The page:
Yankees, Red Sox have a long, bitter history
Posted: Wednesday October 13, 1999 01:17 PM
The Red Sox-Yankees rivalry began in 1920, when Boston sold a then-unknown Babe Ruth. Hulton Getty/Allsport
NEW YORK (AP) -- Beantown vs. the Big Apple. Baseball's best
rivalry is about to resume with, oh, only about 80 years or so of
history coming along for the ride.
The tension between the Red Sox and Yankees began innocently
enough, with the sale in 1920 of an oddly-shaped outfielder so that
Boston owner Harry Frazee could fund the Broadway show "No, No,
Then, Babe Ruth began hitting home runs and it became "Oh, No,
Now, the Curse of the Bambino is a well-established part of
baseball lore, the belief that by selling one the game's first
stars for cold, hard cash, the Red Sox violated some sacred trust.
They've been paying for it ever since.
Now, the rivalry will be resumed with nothing more crucial than
the American League championship at stake. One more chance for the
Red Sox to exact some revenge on a franchise that has won 24 World
Series since the sale of Ruth, which is 24 more than Boston.
From Babe and his 60 home runs in 1927 to Bucky and his Green
Monster division-winning homer in 1978, New York has delighted in
In 1976, the bad feelings erupted with a brawl on the field
after Lou Piniella slid into Carlton Fisk and came up punching.
Boston pitcher Bill Lee got slammed to the field in the melee and
wound up with a cracked collarbone.
And that happened in the serenity of May, not the pressure
cooker of October.
"There was no greater rivalry in the '70s," said Yankees coach
Don Zimmer, who managed the Red Sox two decades ago. "Those
players hated each other. I don't think that's the feeling of
Players have come from the Red Sox to Yankees and thrived.
Journeyman outfielder Danny Cater was traded to Boston for Sparky
Lyle, who won a Cy Young Award for the Yankees. Luis Tiant and Wade
Boggs, both Boston heroes, seemed washed up when they signed on as
free agents with the Yankees to resurrect their careers.
Catcher Joe Girardi knows all about the history.
"None of us were Yankees in 1927," he said. "Our frame of
reference is different."
And they weren't Yankees in 1978, either, when New York chopped
away at a 14-game Red Sox lead in July and forced a playoff against
Zimmer's Red Sox in Fenway Park for the AL East title.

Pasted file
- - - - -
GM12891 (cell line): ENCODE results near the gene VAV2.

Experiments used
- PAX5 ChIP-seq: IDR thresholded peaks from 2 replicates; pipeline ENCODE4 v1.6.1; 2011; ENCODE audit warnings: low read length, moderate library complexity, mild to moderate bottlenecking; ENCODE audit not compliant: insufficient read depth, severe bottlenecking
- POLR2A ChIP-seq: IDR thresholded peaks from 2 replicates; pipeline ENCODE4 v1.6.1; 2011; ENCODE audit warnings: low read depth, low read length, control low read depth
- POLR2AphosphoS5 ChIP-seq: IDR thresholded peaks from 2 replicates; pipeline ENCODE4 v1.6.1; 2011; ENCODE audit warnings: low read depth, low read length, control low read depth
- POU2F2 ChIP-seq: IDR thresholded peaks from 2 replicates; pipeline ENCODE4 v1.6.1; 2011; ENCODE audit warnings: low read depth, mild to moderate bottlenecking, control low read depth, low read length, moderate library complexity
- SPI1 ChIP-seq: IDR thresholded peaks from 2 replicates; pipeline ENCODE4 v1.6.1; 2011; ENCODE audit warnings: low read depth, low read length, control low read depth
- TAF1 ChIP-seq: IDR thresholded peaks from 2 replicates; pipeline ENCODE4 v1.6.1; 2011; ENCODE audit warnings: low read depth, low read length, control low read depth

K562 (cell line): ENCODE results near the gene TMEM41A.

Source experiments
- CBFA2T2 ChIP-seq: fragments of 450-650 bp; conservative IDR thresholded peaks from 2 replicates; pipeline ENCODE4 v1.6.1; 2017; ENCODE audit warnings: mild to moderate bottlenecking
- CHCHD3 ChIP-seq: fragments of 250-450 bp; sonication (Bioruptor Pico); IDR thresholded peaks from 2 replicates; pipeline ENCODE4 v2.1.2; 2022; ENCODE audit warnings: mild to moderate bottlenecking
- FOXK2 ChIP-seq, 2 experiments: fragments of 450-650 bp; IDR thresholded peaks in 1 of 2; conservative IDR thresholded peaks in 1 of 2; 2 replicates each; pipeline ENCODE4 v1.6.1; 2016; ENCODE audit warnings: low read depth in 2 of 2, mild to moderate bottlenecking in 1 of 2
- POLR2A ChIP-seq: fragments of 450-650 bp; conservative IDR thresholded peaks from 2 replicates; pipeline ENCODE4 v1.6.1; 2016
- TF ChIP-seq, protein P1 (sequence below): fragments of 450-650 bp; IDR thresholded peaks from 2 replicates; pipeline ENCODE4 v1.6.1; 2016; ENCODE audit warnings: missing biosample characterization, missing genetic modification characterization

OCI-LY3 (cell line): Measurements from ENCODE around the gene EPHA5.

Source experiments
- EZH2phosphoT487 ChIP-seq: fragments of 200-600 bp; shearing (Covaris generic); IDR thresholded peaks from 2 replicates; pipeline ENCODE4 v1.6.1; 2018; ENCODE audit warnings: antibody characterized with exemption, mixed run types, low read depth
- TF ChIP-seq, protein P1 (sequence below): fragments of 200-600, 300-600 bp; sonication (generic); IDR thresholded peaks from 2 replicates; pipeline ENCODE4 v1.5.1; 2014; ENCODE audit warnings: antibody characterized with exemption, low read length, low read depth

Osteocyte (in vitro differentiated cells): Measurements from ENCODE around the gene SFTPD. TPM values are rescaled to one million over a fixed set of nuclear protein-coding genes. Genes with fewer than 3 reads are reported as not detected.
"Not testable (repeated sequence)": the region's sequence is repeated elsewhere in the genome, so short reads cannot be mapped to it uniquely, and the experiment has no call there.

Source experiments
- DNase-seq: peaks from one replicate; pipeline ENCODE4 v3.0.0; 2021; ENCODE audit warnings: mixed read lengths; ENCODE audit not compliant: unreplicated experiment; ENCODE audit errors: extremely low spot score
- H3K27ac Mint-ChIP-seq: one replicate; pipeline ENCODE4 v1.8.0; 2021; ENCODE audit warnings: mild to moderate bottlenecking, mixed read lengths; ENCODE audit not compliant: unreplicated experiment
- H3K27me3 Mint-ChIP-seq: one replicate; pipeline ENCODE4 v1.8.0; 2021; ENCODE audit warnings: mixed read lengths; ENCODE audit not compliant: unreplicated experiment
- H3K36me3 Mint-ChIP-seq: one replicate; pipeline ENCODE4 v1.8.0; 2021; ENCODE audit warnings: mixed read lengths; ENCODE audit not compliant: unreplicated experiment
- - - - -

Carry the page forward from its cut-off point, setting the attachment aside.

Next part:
Bucky Dent, hardly a Ruthian slugger, hit a three-run homer
against ex-Yankee Mike Torrez to put New York in front and Goose
Gossage got Carl Yastrzemski to pop up for the last out.
"The roar was deafening," said Willie Randolph, the Yankees'
second baseman then and third base coach now.
"I was 12 years old," said Scott Brosius, now the Yankees'
third baseman. "I don't remember watching."
Brosius grew up in Oregon, far removed from the passions that
burned between Boston and New York.
"I was aware of the rivalry, but not to the extent of the
people here," he said. "I didn't know how emotional it was."
Dent, now a coach with the Texas Rangers, had a replica of the
Fenway Green Monster erected at his baseball school.
Girardi learned about the heat of a Red Sox-Yankees series when
he got to New York.
"Unless you experience it, you don't understand it," he said.
"The level of excitement, the intensity of people standing
everywhere in the ballpark, that's what makes it great."
Jim Leyritz of the Yankees also played in Boston.
"You couldn't have a better scenario to close out the
millennium than the Red Sox against the Yankees for the pennant,"
he said. "When I was there, they always wanted to catch up with
the Yankees. You looked at the Yankees and said, 'That's where we
want to get, to that level.'"
Roger Clemens got there by way of Toronto. Clemens was the ace
of the Red Sox staff, a New England folk hero, when he signed as a
free agent with the Blue Jays. Two Cy Young awards later, he was
traded to -- of all people -- the Yankees. Now he will start Game 3
in Fenway Park.
"I've been removed from that situation for so many years," he
said. "If it was one year later, the situation would be different.
But I've faced them so many times and I've been back at Fenway so
many times. I know the mound, the wall. I'm familiar with the
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